For the last several days, I’ve done nothing but play a steady rotation of Persona 3 Reload, Final Fantasy XIV, and Enshrouded. They’re all hefty undertakings, and to say I’ve got a bit of the brain drain is an understatement. I need something easy, something satisfying and new that doesn’t require every cylinder to fire.
That’s why I tried Infinite Craft, but that’s definitely not evidenced by the time I spent in Infinite Craft. For the unfamiliar, it’s a charming word game that gives you four elemental words: Wind, Fire, Water, and Earth. Those elements can combine with themselves or each other to form new things, those things make other things, and suddenly you’ve created Yellowstone National Park.
When my coworkers introduced me to the time killer, the little girl in me who liked mixing mud and leaves in the backyard under the guise of ‘making potions’ whirred to life. Without missing a beat, I decided on a goal: I’m turning water into wine in Infinite Craft, you know, like Jesus did.
As I tend to do, I immediately overcomplicated the process by googling “What do I need to make Wine,” and wound up with a list of words and phrases I couldn’t even define for you, let alone make them from the combination of four elements. I’m persistent though, so gotta give me some credit somewhere. According to Google’s list of (very reputable) “sources across the web,” I’ll need things like wine yeast, a siphon hose, acid, and a hydrometer. I’m assuming I can start with Water for a lot of these, so it counts.
Anyway, the air, a container, and some sort of fruit seemed like a place to start, so I tried to make a bottle. One thing led to another, and I wound up with a Dust Storm, Sponge, Poseidon, Egypt, and a Black Hole. Honestly, that’s not even partial credit material, but then I remembered middle school chemistry. You can make glass from sand, genius.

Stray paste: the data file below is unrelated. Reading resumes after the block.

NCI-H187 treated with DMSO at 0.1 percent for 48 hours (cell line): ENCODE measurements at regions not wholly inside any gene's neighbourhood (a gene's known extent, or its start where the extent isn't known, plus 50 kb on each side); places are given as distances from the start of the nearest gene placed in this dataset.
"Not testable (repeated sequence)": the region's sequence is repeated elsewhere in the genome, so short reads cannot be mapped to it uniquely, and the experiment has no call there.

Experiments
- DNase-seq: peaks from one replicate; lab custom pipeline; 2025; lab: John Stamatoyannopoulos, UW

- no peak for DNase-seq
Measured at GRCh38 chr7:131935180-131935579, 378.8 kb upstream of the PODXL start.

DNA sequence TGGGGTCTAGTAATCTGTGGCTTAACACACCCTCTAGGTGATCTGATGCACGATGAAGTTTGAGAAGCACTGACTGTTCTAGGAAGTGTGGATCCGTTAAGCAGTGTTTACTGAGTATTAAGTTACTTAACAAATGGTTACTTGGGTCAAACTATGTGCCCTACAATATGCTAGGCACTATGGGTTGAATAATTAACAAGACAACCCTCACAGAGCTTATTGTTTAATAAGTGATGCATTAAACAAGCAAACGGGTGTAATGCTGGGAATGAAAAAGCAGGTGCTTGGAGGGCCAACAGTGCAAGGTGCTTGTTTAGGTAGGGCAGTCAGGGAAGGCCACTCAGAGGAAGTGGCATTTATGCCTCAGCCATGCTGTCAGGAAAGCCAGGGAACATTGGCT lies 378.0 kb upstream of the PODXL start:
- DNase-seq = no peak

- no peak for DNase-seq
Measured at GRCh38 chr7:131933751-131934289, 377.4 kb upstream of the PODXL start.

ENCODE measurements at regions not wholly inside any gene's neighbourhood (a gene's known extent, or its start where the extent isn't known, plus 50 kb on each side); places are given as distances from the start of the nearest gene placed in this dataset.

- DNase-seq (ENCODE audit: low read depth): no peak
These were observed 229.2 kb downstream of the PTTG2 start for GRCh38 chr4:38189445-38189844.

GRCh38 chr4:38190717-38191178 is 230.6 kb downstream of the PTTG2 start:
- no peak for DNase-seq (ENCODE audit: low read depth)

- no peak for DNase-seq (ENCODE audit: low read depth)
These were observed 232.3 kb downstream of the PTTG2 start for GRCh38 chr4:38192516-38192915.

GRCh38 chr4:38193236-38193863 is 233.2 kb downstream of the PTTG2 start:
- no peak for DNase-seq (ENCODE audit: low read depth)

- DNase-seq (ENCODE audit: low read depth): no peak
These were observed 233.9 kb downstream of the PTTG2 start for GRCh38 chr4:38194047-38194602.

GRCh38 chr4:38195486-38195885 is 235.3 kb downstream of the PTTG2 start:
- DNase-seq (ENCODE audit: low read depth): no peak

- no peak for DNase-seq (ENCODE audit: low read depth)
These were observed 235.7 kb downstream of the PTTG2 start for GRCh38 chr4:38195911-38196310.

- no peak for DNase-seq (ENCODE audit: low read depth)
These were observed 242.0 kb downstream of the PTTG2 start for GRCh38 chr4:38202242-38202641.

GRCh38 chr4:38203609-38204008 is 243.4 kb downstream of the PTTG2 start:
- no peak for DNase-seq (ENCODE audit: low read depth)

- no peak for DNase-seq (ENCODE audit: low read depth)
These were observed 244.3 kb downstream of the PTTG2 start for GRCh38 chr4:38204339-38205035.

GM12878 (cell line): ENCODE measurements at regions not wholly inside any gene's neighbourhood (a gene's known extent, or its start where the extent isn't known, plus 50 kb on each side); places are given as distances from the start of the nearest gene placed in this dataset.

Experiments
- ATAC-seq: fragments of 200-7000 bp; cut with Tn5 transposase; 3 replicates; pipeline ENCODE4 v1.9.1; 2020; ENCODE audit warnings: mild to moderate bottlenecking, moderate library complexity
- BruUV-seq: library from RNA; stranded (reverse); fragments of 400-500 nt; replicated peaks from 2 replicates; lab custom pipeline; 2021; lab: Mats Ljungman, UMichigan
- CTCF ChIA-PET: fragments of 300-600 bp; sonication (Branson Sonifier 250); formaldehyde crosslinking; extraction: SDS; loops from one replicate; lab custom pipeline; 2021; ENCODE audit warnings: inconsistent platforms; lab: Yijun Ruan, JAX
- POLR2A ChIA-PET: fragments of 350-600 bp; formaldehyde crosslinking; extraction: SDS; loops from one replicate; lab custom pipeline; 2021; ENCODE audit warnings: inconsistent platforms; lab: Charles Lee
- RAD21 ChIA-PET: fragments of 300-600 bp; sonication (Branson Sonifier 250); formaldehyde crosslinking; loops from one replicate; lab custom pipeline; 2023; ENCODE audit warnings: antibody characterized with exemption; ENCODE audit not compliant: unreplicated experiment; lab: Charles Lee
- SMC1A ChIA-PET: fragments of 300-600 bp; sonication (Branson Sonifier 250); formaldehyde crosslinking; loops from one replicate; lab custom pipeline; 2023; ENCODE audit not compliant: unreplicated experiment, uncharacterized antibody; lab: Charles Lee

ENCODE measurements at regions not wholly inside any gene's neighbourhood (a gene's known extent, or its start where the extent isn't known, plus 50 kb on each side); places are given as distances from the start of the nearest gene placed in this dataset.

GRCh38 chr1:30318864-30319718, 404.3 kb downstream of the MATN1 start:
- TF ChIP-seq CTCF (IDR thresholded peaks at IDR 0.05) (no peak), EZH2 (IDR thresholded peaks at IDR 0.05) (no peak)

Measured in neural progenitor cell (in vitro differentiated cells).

Now, it may be obvious to some, but my thought process didn’t immediately lead me to heat up the glass for a bottle. Coincidentally, though, while throwing things at the wall until something stuck, I did manage to create Amazon by combining Piggy Bank with Rain Forest, but that’s neither here nor there.
So, I trudge on, and it’s that repetitive, rat-brain-looking-for-the-cheese hook that compels me through Infinite Craft. I feel equal parts brainy scientist and compulsive rodent, and there’s probably something a little more grim to say there, but there’s a satisfying little reward in getting X outcome through simple trial and error. Add real money to the equation, and whoops, I’ve invented gacha.
My task still remains, though. Water must become wine. Gut feeling still says to turn this glass into a bottle and find the recipe for grapes, yeast, and a barrel. But I’ve created a Time Machine, Galileo, Vampire Fish, and Hawaii. That last one hits. That’s gotta be something.
Hawaii plus Soil equals Pineapple; finally a fruit. But, in a moment of frustration, I said “to hell with it” and combined Glass with Pineapple, winding up with a Pina Colada, and I know I used Water at some point along the way for Hawaii. It’s definitely a concoction a little off course from the bit, but turning Water into a Pina Colada still feels like it counts, kind of. It’s The Last Supper, but during happy hour.
Look, I get it. It’s a semantics game, and ultimately, I’m looking to take Water and some branching recipe to make Wine, but I’ve gone careening past the point. It’s a case of swatting flies with a sledgehammer; the answer to all of this is sitting right there already. There’s no need to make juice, some yeast, a bottle, the concept of time, and so on.
It’s Water plus Glass. Making Wine in Infinite Craft just needs… Water and Glass. I could’ve shaved an hour off of this process had I realized the tiny image was a drinking glass and not just some hunk of raw material. And when you think about it, Water plus a singular thing makes way more sense than, “take Water, turn it into a tree, grow fruit, turn a tree into a barrel, add fruit to barrel, so on, so forth.”
This whole process has aged me by decades, but it’s also another window into my blog on the Baldur’s Gate 3 inventory struggle. Combine wine, Mississippi, being miserably abstruse, plus a handful of early 2000s RPGs, and you get Destructoid Associate Editor Andrea Shearon. But in my defense, I was definitely the one who worked harder to make wine here.